Not just North Indian
Will ‘ pan Indian’ be the next big thing for Indian restaurants? As Neel Indian Kitchen + Bar joins the club of diners keen to showcase India’s regional food diversity under one roof, traces the roots of this promising trend Back from Canada, Avril Ann Br
Owas conceptualised to “celebrate India through its space, food and even drinks, which we serve as chota, bada and Patiala, the kind of thing we grew up with. But we also wanted to make it relevant and contextual to people today. So while some dishes are authentic recreations of traditional recipes, others are our versions inspired by state cusinies.’’ In its one- and- half years, The Bombay Canteen has served cuisines from 16 states.
Still heady with the recent opening g of Neel InIndian Kitchen + Bar, Chef Jayadeep ‘ JD’’ Mukherjee says, “People have always been receptiveive to community eateries. The demand was there, but restaurants didn’t take it up as they’ve been playing safe.’’ But Karmakar, Jain and Seth unanimously disagree that such concepts would be e received with such enthusiasm 10 years rs ago. “Today, people are far more curious us about the food because of exposure— e— through food shows, travelling and social cial media’’, Seth says.
In fact, having litti chokha on a trip ip to Bihar is what inspired Nishenk Jain in to start a vegetarian diner that would serve cuisines from 29 states. Jain adds, “People are tired of eating the same old things ngs rerepackaged as new. They know the neglected glected north- eastern states have a lot to offerr in the culinary space and the novelty of Italian, Mexican, Lebanese has worn off since one can look up recipes online and make them at home’’.
While it is a joy to see a Bengali mochar chop next to an Uttaranchali buransh on the same menu, those like Karmarkar rightly ask, ‘’ What’s the need for all Indian cuisines on one menu? I prefer going to places that do one cuisine well’’. The solution? Using authentic ingredients and changing menus frequently— while at Neel Indian Kitchen + Bar it will mean a to- beintroduced ‘ Day’s special menu’, 29 States serves cuisine- specific menus for four weeks, in addition to the regular menu. And at The Bombay Canteen, it’s simply about changing the menu every season. “Litti chokha should be cooked under earth and mixed with cow dung, but 29 States is near a hospital, so I can’t do it,” Jain candidly shares. “For such reasons, I manage to stay 60- 65 per cent true to the roots.’’ That said, these restaurateurs, who believe the pan- Indian wave is here to stay, are just as keen as Kalyan Karmakar to see restaurants specialising in a single region’s cuisine.
The debate of specialised- versus- multi- cuisine spaces can go on, but it’s almost a historic time for Indian food. We are finally acknowledging and celebrating our food diversity, and broadening the definition of Indian food to be inclusive. In this regard, pan- Indian cuisine reminds us that we are individually beautiful and are yet part of a whole. And the influence of one regional cuisine over another is proof that there’s an organic unity in our diversity. nly two days are left for the end of my Canada holiday and I haven’t yet tasted BeaverTails. It’s my second trip to the home of the Rocky Mountains and Niagara Falls— after 16 years! Who knows when I’ll be back, so I can’t risk not trying it. How I regret having procrastinated, more so because I didn’t get to try it at the original BeaverTails stand at Byward Market in Ottawa, where even Barack Obama stopped during his first official visit to Canada! But as luck had it, as we walk along Clifton Hill after our hectic day- trip to the Niagara, there stands my chance to snack on the Canadian pastry.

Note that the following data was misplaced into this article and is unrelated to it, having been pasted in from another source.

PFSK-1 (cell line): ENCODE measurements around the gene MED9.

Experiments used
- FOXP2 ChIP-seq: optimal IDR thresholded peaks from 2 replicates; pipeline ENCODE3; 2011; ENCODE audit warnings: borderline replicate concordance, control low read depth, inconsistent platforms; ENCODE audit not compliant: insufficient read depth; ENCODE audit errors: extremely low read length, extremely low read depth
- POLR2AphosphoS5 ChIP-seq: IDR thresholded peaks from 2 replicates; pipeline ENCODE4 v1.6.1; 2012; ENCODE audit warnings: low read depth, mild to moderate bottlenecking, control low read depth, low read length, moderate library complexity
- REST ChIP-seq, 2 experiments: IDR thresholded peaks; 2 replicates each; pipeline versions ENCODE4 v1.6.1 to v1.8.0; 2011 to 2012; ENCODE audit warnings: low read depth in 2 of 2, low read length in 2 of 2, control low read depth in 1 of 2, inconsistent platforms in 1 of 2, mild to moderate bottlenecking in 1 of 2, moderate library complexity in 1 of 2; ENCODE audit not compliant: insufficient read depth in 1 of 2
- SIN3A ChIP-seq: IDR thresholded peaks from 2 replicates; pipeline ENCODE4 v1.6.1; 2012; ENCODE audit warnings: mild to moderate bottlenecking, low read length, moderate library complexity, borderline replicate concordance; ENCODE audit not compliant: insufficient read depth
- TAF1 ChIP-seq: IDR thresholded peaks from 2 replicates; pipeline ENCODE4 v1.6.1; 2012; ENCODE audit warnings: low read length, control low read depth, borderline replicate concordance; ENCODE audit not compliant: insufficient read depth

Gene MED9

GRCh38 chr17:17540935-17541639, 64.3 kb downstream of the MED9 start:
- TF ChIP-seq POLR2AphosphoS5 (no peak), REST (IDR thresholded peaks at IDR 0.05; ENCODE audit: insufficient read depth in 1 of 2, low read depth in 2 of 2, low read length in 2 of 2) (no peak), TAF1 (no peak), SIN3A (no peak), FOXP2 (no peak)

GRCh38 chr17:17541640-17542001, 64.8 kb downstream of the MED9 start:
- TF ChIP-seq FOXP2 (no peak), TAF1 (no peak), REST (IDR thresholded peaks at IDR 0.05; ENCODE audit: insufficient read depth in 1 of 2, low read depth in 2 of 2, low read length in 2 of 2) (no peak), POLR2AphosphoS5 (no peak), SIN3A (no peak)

Simply put, a BeaverTail is a fried dough pastry garnished with toppings of your choice. Made with whole wheat, the dough is hand- stretched to resemble the tail of a beaver — Canada’s national animal. As per the BeaverTails website, “The pastries are then float- cooked on high quality canola oil and served piping hot, topped with butter and a choice of delectable flavors”, including cinnamon and sugar, maple, apple cinnamon, chocolate banana, peanut butter, choco vanilla, chocolate hazelnut, killaloe sunrise ( cinnamon, sugar and lemon) and triple trip ( chocolate, peanut butter and Reese’s Pieces). I’m torn between trying cinnamon and sugar, apple cinnamon, chocolate hazlenut, and maple, but go for the maple flavoured spread ( could we get more Canadian?)
A short while later, my order — wrapped in the red BeaverTail paper package — is in my hands. Warm and crispy with maple syrup oozing, it’s love at first bite; the perfect comfort dessert after an exhausting day! Gulp it down as quickly as you can, because it tastes best when it’s piping hot and more importantly, that way you won’t have to share it with anyone!
Maharashtrian Dalimbichi Usal at 29 States Bengali Bhappa Aloo at 29 States Goan B** f Olives by The Bombay Canteen Bihari Litti Choka at 29 States From Rampur, Kareli Ka Tamatar Korma by Neel Indian Kitchen + Bar Sukka Squid from Kerala by Neel Indian...